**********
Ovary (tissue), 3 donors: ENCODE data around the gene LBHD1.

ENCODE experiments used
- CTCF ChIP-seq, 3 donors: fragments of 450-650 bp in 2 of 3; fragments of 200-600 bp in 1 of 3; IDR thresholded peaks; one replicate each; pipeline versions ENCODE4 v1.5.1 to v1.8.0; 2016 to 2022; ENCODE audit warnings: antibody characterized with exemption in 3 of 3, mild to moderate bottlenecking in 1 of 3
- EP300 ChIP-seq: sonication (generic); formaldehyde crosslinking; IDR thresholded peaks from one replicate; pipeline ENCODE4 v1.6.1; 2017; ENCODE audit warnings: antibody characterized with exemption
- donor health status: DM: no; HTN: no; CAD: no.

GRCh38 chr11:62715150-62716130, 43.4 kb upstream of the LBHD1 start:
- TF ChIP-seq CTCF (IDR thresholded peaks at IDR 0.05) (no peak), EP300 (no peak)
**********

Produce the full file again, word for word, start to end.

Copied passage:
Ovary (tissue), 3 donors: ENCODE data around the gene LBHD1.

ENCODE experiments used
- CTCF ChIP-seq, 3 donors: fragments of 450-650 bp in 2 of 3; fragments of 200-600 bp in 1 of 3; IDR thresholded peaks; one replicate each; pipeline versions ENCODE4 v1.5.1 to v1.8.0; 2016 to 2022; ENCODE audit warnings: antibody characterized with exemption in 3 of 3, mild to moderate bottlenecking in 1 of 3
- EP300 ChIP-seq: sonication (generic); formaldehyde crosslinking; IDR thresholded peaks from one replicate; pipeline ENCODE4 v1.6.1; 2017; ENCODE audit warnings: antibody characterized with exemption
- donor health status: DM: no; HTN: no; CAD: no.

GRCh38 chr11:62715150-62716130, 43.4 kb upstream of the LBHD1 start:
- TF ChIP-seq CTCF (IDR thresholded peaks at IDR 0.05) (no peak), EP300 (no peak)